By Claire Gordon • 23 January 2022 • 14:54
Photo by Derek Oyen on Unsplash
Nanoplastic pollution has now been detected all over the globe as a new discovery of particles at both of the Earth’s poles show historic deposits spanning 50 years. The nanoparticles are smaller and more toxic than microplastics, which have already been found across the globe, but the impact of both on people’s health is unknown.
The new analysis of a core taken from Greenland’s ice cap showed that the nanoplastic pollution has been occurring for at least 50 years. Surprisingly, a quarter of the particles were from vehicle tyres.
Nanoparticles are very light and are thought to be blown to Greenland on winds from cities in North America and Asia. The nanoplastics found in sea ice in McMurdo Sound in Antarctica are likely to have been transported by ocean currents to the remote continent.
Plastics are one part of the chemical pollution that is increasing across the world. On Tuesday 18 January, scientists reported that the levels have passed the safe limit for humanity. Plastic pollution has been found in the furthermost reaches of the planet, from the summit of Everest to the bottom of the ocean. People are known to inadvertently eat and breathe microplastics and another recent study found that the particles cause damage to human cells.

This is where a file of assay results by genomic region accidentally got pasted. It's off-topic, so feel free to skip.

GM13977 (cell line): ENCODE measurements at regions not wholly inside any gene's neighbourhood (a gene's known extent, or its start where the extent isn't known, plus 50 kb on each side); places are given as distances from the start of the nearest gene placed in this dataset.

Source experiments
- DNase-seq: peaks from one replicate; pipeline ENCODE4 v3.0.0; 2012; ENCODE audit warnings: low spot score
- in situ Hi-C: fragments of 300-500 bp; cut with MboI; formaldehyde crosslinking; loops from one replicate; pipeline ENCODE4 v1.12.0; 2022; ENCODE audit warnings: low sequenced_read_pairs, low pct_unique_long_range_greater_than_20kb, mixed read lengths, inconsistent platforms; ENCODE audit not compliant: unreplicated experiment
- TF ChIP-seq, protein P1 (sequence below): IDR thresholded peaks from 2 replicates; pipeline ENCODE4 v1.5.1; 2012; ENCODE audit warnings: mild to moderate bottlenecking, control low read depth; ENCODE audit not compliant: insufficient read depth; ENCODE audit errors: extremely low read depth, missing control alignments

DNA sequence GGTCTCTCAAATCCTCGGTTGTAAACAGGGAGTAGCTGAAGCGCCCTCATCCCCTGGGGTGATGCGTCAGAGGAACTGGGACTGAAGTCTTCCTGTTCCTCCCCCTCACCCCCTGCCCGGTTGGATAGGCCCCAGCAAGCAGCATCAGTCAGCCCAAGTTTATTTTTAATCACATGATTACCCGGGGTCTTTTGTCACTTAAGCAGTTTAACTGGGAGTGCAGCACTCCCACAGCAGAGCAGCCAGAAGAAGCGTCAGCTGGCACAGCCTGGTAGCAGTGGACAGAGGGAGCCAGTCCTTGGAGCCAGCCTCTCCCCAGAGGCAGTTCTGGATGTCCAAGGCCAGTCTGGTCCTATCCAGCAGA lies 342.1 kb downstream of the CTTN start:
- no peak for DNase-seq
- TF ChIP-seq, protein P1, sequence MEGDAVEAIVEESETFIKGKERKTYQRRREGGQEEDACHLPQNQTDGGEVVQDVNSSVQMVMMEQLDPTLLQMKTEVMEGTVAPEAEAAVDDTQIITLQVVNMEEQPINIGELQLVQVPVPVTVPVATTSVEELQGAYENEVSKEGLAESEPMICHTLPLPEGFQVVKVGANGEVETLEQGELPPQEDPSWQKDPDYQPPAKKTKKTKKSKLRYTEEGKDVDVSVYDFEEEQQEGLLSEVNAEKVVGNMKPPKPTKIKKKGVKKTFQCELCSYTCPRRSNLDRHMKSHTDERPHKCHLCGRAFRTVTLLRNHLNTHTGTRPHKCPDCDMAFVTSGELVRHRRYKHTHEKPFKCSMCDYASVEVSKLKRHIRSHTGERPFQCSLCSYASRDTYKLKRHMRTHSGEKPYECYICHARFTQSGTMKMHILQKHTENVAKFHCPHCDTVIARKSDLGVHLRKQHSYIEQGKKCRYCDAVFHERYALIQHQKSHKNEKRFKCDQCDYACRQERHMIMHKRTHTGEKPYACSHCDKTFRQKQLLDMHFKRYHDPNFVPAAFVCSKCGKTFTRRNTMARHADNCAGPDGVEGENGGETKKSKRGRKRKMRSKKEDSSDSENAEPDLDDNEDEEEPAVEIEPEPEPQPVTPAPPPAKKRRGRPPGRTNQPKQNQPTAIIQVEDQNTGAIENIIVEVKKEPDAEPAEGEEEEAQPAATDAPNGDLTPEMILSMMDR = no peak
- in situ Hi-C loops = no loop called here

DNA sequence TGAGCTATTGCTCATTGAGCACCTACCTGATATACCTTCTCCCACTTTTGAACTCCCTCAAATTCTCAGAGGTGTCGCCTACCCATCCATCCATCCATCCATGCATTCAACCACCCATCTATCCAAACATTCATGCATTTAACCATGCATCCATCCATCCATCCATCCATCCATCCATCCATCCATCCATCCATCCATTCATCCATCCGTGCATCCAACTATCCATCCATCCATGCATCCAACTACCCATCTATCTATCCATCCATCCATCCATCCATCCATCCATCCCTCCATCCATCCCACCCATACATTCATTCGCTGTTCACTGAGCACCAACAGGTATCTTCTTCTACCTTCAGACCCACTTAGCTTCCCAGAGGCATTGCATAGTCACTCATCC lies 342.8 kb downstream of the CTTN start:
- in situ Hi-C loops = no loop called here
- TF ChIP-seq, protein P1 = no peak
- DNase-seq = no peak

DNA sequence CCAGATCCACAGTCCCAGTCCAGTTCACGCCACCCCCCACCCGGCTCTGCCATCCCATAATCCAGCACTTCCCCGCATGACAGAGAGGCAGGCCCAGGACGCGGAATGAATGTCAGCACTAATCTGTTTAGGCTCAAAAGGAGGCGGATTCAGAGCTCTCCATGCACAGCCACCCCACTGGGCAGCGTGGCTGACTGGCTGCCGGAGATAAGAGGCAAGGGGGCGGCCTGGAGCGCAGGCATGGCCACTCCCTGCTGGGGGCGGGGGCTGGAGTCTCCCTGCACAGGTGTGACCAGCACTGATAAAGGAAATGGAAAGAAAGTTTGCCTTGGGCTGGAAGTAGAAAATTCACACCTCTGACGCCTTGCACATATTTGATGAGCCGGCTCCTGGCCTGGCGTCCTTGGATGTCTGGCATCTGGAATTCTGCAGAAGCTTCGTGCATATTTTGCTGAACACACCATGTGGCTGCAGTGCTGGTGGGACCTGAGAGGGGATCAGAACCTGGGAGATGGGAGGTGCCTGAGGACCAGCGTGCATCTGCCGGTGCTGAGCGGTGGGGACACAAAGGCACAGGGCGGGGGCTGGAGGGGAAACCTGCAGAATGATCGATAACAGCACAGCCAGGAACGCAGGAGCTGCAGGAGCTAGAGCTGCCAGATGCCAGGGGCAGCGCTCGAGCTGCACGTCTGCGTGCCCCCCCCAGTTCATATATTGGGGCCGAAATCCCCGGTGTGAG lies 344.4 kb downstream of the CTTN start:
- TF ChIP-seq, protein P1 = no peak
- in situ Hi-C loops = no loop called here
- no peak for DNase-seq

Dušan Materić, at Utrecht University in the Netherlands and who led the new research, said to the Guardian: “We detected nanoplastic pollution in the far corners of Earth, both south and north polar regions. Nanoplastics are very toxicologically active compared to, for instance, microplastics, and that’s why this is very important.”
The Greenland ice core was 14 metres deep, representing layers of snowfall dating back to 1965. “The surprise for me was not that we detected nanoplastics there, but that we detected it all the way down the core,” said Materić. “So although nanoplastics are considered as a novel pollutant, it has actually been there for decades.”
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